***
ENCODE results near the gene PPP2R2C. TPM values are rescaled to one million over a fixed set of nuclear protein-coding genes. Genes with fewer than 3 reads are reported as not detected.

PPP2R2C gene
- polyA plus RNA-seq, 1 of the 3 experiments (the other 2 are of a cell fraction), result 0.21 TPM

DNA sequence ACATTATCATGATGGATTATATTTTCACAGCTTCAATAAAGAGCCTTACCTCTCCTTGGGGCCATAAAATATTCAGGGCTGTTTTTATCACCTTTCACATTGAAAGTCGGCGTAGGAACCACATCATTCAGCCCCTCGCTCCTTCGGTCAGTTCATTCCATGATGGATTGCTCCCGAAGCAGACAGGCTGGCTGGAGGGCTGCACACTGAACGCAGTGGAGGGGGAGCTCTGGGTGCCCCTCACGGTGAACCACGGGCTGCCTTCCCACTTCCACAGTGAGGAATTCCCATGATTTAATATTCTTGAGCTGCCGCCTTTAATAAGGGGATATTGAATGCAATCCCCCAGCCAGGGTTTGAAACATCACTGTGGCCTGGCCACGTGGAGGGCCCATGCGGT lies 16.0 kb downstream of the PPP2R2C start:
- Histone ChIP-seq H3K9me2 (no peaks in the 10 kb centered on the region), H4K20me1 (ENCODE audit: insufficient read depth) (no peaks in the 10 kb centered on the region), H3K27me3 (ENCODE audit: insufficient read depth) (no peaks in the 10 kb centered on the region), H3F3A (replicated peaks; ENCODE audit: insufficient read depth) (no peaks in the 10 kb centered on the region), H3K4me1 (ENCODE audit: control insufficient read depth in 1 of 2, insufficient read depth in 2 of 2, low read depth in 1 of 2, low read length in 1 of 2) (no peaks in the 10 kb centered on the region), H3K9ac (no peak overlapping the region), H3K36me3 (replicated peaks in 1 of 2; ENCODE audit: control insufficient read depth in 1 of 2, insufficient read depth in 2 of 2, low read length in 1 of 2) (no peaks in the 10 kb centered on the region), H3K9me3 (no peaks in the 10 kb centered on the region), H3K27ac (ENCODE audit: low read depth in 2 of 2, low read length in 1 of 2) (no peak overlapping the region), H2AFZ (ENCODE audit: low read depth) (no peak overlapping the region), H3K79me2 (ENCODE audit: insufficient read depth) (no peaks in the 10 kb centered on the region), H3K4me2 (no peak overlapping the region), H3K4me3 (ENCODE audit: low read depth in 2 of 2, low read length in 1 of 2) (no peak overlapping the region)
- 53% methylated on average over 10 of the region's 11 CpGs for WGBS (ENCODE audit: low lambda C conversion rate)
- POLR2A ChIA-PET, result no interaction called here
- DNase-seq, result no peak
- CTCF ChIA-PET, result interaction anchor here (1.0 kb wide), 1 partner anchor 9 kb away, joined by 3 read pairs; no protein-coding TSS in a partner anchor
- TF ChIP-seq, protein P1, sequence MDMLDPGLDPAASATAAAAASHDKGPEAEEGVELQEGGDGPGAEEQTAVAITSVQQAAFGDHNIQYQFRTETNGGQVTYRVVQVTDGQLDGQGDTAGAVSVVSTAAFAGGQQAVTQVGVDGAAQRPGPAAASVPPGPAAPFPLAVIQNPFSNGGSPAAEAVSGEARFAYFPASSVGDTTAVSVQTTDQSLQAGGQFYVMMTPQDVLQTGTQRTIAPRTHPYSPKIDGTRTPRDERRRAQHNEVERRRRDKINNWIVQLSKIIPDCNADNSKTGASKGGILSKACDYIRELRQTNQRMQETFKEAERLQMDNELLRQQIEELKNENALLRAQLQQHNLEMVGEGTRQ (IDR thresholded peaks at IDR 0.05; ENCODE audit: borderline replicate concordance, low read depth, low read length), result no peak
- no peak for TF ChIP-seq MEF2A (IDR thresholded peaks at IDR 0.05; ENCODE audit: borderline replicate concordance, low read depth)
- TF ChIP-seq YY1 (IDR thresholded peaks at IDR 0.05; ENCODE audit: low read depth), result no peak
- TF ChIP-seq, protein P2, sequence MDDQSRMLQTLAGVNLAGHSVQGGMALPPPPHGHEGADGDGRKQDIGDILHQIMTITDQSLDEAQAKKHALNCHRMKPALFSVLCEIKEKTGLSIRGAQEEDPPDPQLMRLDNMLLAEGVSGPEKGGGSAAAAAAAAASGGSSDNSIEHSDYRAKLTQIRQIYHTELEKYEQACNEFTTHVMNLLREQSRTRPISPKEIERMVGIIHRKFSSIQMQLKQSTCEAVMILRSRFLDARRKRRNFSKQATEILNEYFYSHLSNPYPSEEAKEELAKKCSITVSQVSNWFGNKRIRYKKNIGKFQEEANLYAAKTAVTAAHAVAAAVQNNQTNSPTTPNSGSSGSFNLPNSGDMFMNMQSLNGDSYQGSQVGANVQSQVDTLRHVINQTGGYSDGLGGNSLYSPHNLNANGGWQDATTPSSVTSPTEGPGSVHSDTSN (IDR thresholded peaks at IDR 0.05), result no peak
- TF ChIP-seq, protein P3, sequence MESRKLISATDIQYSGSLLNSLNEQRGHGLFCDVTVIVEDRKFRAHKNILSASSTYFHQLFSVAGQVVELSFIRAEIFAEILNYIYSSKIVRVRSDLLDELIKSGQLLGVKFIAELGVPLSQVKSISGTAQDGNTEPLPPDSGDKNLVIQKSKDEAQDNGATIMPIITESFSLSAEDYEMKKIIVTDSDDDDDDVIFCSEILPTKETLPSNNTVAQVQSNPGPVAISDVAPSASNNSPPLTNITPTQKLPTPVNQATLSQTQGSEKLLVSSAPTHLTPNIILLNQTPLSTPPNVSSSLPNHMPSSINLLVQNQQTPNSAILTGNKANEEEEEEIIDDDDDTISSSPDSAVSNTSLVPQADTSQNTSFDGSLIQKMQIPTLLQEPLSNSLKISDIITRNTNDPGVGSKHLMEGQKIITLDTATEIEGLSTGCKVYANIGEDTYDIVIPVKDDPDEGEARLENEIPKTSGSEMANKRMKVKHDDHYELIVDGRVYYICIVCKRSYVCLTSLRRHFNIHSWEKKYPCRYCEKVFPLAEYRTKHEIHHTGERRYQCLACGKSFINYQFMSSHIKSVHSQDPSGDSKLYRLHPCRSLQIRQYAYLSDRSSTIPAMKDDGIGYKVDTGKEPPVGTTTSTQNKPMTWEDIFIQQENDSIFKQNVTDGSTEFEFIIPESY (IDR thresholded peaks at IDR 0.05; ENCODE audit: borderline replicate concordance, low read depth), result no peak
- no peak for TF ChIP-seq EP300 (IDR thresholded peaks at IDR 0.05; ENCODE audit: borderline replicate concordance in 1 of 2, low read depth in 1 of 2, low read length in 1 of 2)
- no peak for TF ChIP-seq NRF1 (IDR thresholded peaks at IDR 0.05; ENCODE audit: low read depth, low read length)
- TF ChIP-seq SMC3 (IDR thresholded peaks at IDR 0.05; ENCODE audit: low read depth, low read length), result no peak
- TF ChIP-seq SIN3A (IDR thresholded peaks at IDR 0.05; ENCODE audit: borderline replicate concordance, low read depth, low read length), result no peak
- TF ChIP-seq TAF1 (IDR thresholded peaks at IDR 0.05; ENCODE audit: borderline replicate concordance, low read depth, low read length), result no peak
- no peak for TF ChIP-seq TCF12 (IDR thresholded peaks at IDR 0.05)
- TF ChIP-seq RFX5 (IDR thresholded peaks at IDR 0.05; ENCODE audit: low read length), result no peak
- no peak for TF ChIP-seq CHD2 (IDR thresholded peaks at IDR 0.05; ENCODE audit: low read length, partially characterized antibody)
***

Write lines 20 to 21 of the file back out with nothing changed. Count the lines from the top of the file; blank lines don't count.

- no peak for TF ChIP-seq TCF12 (IDR thresholded peaks at IDR 0.05)
- TF ChIP-seq RFX5 (IDR thresholded peaks at IDR 0.05; ENCODE audit: low read length), result no peak